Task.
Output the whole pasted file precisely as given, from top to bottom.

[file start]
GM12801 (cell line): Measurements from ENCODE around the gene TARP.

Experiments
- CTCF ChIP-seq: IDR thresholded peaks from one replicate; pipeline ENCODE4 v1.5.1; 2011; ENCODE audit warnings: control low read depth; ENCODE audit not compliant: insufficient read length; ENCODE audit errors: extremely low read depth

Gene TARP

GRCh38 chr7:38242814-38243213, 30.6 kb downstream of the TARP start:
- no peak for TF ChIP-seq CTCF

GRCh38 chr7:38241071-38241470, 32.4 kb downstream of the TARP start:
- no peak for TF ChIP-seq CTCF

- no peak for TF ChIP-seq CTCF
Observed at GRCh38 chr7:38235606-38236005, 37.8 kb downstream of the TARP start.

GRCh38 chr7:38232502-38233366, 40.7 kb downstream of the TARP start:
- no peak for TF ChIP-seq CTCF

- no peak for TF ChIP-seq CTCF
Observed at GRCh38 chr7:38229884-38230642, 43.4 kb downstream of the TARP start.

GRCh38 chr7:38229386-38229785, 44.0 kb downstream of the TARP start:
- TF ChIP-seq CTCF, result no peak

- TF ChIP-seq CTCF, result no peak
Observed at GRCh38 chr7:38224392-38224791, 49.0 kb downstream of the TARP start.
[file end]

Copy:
GM12801 (cell line): Measurements from ENCODE around the gene TARP.

Experiments
- CTCF ChIP-seq: IDR thresholded peaks from one replicate; pipeline ENCODE4 v1.5.1; 2011; ENCODE audit warnings: control low read depth; ENCODE audit not compliant: insufficient read length; ENCODE audit errors: extremely low read depth

Gene TARP

GRCh38 chr7:38242814-38243213, 30.6 kb downstream of the TARP start:
- no peak for TF ChIP-seq CTCF

GRCh38 chr7:38241071-38241470, 32.4 kb downstream of the TARP start:
- no peak for TF ChIP-seq CTCF

- no peak for TF ChIP-seq CTCF
Observed at GRCh38 chr7:38235606-38236005, 37.8 kb downstream of the TARP start.

GRCh38 chr7:38232502-38233366, 40.7 kb downstream of the TARP start:
- no peak for TF ChIP-seq CTCF

- no peak for TF ChIP-seq CTCF
Observed at GRCh38 chr7:38229884-38230642, 43.4 kb downstream of the TARP start.

GRCh38 chr7:38229386-38229785, 44.0 kb downstream of the TARP start:
- TF ChIP-seq CTCF, result no peak

- TF ChIP-seq CTCF, result no peak
Observed at GRCh38 chr7:38224392-38224791, 49.0 kb downstream of the TARP start.